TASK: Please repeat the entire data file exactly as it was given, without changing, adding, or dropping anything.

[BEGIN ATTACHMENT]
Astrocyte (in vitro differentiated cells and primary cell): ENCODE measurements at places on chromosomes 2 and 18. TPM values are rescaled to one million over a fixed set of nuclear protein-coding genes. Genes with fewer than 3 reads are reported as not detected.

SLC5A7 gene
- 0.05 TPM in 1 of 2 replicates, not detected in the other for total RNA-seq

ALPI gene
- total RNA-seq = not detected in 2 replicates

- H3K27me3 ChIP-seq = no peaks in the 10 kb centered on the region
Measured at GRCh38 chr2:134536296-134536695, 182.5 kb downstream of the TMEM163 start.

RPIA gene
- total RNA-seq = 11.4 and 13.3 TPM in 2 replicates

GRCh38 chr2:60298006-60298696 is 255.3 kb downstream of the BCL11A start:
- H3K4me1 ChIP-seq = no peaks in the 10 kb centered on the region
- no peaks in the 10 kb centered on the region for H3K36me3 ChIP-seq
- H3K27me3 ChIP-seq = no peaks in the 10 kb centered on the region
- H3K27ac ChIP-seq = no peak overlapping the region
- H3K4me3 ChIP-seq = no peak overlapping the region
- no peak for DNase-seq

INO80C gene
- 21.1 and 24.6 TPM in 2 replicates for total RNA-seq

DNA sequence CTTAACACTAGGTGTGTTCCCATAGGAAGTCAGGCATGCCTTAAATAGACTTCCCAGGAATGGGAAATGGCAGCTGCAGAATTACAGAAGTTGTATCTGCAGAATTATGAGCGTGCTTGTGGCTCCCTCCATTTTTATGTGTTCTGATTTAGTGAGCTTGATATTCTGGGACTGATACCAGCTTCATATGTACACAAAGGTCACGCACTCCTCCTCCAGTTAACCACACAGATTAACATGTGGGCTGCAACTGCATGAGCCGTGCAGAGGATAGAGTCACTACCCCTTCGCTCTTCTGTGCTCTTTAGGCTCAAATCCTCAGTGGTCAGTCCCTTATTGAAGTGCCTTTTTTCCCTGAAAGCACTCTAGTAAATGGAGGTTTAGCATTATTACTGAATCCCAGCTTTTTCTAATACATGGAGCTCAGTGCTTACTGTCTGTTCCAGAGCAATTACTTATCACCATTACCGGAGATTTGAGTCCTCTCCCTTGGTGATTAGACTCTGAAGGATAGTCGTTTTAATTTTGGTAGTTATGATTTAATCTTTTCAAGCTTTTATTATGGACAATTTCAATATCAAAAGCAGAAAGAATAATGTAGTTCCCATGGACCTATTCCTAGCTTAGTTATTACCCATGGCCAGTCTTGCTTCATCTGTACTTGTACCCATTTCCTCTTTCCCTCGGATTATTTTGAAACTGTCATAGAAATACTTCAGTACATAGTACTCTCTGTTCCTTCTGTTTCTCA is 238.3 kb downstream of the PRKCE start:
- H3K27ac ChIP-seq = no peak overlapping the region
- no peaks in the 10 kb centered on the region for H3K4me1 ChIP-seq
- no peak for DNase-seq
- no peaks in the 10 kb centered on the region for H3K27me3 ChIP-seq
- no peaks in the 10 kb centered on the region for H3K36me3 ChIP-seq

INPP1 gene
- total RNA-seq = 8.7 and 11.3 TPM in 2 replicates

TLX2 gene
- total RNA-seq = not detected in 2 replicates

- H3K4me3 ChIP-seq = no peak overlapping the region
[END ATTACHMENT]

Astrocyte (in vitro differentiated cells and primary cell): ENCODE measurements at places on chromosomes 2 and 18. TPM values are rescaled to one million over a fixed set of nuclear protein-coding genes. Genes with fewer than 3 reads are reported as not detected.

SLC5A7 gene
- 0.05 TPM in 1 of 2 replicates, not detected in the other for total RNA-seq

ALPI gene
- total RNA-seq = not detected in 2 replicates

- H3K27me3 ChIP-seq = no peaks in the 10 kb centered on the region
Measured at GRCh38 chr2:134536296-134536695, 182.5 kb downstream of the TMEM163 start.

RPIA gene
- total RNA-seq = 11.4 and 13.3 TPM in 2 replicates

GRCh38 chr2:60298006-60298696 is 255.3 kb downstream of the BCL11A start:
- H3K4me1 ChIP-seq = no peaks in the 10 kb centered on the region
- no peaks in the 10 kb centered on the region for H3K36me3 ChIP-seq
- H3K27me3 ChIP-seq = no peaks in the 10 kb centered on the region
- H3K27ac ChIP-seq = no peak overlapping the region
- H3K4me3 ChIP-seq = no peak overlapping the region
- no peak for DNase-seq

INO80C gene
- 21.1 and 24.6 TPM in 2 replicates for total RNA-seq

DNA sequence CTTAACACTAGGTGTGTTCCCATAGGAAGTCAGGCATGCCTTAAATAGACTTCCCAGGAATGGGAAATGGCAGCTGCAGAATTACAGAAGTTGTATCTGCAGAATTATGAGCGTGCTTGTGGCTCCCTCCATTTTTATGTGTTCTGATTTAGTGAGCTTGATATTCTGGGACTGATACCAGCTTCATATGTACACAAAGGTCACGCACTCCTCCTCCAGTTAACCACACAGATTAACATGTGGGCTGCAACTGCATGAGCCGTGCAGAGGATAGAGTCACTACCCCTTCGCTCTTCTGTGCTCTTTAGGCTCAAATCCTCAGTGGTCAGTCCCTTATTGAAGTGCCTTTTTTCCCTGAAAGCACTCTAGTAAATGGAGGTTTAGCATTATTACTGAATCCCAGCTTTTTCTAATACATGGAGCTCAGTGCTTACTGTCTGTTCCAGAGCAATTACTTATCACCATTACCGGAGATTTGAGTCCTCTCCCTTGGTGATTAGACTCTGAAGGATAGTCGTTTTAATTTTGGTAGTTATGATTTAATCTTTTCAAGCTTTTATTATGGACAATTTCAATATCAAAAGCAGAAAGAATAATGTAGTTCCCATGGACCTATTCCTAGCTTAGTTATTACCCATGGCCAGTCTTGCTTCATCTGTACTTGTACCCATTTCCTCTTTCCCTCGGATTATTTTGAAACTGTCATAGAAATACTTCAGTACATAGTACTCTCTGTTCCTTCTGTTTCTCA is 238.3 kb downstream of the PRKCE start:
- H3K27ac ChIP-seq = no peak overlapping the region
- no peaks in the 10 kb centered on the region for H3K4me1 ChIP-seq
- no peak for DNase-seq
- no peaks in the 10 kb centered on the region for H3K27me3 ChIP-seq
- no peaks in the 10 kb centered on the region for H3K36me3 ChIP-seq

INPP1 gene
- total RNA-seq = 8.7 and 11.3 TPM in 2 replicates

TLX2 gene
- total RNA-seq = not detected in 2 replicates

- H3K4me3 ChIP-seq = no peak overlapping the region